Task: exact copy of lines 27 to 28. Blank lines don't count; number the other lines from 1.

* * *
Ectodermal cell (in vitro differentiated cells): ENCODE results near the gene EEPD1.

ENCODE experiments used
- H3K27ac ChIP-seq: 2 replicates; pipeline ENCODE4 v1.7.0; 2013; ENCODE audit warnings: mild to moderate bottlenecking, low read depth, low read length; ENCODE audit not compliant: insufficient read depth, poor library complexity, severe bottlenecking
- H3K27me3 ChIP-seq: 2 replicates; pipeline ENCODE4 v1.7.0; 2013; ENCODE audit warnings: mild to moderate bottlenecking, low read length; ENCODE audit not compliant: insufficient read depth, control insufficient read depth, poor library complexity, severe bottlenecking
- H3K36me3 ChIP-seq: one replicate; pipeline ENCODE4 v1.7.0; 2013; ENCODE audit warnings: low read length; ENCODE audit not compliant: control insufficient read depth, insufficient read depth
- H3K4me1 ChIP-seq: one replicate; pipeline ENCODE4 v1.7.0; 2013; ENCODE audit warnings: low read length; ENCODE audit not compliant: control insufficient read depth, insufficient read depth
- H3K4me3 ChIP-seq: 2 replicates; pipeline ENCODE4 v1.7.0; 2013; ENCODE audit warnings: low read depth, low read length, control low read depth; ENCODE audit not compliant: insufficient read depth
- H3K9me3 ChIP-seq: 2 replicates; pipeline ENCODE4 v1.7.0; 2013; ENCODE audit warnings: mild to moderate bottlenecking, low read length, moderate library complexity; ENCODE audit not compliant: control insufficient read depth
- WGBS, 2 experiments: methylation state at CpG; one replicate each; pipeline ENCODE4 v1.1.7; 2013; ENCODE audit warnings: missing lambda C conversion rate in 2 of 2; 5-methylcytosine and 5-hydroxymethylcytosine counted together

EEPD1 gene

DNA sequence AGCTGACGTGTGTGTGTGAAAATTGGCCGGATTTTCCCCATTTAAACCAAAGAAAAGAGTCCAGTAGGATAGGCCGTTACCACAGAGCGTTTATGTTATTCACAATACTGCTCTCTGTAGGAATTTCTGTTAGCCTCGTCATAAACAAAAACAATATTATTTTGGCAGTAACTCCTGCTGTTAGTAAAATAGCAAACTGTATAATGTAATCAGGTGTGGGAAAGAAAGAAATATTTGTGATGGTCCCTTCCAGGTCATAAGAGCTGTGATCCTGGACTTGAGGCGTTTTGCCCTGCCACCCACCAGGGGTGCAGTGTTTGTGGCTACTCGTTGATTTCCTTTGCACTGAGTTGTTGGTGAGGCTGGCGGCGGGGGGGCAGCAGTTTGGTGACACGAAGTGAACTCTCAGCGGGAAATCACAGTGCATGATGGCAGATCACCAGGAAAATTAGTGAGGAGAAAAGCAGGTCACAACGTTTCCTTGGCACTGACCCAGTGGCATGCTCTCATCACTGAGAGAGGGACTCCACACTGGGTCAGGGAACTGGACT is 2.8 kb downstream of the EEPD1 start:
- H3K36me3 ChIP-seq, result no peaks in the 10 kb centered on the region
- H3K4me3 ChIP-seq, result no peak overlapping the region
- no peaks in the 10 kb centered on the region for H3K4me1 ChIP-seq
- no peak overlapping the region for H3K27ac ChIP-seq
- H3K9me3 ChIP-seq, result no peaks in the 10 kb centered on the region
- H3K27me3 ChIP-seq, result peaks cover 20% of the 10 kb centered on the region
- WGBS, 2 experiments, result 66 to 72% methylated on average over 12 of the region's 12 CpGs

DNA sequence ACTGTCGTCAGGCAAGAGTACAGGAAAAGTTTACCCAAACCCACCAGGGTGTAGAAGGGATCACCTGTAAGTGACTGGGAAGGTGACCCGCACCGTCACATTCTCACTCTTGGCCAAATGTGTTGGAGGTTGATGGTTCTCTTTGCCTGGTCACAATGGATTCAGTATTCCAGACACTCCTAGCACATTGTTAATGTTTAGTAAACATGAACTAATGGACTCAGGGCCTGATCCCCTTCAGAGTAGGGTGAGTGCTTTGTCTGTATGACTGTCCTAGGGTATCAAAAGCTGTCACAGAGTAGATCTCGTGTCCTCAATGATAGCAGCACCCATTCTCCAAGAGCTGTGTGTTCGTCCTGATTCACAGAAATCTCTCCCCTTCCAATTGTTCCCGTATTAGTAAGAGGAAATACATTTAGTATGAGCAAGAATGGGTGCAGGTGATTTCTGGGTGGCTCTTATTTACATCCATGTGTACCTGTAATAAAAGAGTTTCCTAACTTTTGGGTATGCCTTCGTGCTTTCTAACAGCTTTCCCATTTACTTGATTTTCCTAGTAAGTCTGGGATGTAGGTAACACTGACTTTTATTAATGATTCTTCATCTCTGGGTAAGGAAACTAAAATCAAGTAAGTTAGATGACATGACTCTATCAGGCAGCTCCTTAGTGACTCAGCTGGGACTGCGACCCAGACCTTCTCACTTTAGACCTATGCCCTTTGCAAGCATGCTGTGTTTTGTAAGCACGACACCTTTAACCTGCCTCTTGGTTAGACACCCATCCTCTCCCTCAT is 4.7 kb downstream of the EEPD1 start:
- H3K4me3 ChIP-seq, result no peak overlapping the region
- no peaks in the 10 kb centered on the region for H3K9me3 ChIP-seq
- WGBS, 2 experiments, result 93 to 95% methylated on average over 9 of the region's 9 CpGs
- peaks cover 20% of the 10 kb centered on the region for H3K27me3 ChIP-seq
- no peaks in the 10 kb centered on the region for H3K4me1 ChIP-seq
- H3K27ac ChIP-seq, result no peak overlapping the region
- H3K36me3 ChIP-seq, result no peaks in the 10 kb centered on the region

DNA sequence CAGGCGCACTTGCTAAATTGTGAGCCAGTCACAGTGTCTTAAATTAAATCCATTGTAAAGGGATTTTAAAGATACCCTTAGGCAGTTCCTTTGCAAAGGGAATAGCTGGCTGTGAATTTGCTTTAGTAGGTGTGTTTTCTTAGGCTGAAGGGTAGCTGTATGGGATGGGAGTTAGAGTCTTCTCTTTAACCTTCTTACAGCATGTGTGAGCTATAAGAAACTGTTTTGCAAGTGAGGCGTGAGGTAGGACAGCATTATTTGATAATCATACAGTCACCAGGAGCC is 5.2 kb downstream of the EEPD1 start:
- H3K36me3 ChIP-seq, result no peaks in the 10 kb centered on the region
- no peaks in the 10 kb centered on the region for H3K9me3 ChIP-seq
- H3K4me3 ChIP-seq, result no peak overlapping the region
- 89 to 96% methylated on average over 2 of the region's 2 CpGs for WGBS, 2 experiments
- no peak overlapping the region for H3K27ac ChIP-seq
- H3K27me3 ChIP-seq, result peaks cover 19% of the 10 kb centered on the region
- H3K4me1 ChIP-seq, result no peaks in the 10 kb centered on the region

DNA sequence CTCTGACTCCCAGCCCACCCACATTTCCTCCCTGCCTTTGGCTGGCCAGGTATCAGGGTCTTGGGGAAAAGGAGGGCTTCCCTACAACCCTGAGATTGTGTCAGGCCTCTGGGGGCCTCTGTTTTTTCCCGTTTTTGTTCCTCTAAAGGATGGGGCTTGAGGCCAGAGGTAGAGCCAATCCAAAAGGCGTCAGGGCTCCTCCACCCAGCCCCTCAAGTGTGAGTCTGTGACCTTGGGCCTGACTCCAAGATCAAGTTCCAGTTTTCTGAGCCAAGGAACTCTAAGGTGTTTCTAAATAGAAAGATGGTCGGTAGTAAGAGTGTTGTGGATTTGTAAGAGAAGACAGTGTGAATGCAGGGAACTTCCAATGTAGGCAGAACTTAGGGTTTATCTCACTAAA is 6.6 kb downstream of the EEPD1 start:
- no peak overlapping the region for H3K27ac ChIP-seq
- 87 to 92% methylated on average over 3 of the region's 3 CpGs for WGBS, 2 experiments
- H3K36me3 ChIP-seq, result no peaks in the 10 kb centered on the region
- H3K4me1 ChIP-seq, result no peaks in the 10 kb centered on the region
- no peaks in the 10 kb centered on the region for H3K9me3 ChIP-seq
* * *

DNA sequence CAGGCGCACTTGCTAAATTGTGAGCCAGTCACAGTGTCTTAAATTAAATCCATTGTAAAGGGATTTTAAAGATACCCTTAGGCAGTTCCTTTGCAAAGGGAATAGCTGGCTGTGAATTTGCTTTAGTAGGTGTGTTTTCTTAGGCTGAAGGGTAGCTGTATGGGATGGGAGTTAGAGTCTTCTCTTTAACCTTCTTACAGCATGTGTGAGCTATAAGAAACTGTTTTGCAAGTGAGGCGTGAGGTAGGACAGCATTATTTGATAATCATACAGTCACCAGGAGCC is 5.2 kb downstream of the EEPD1 start:
- H3K36me3 ChIP-seq, result no peaks in the 10 kb centered on the region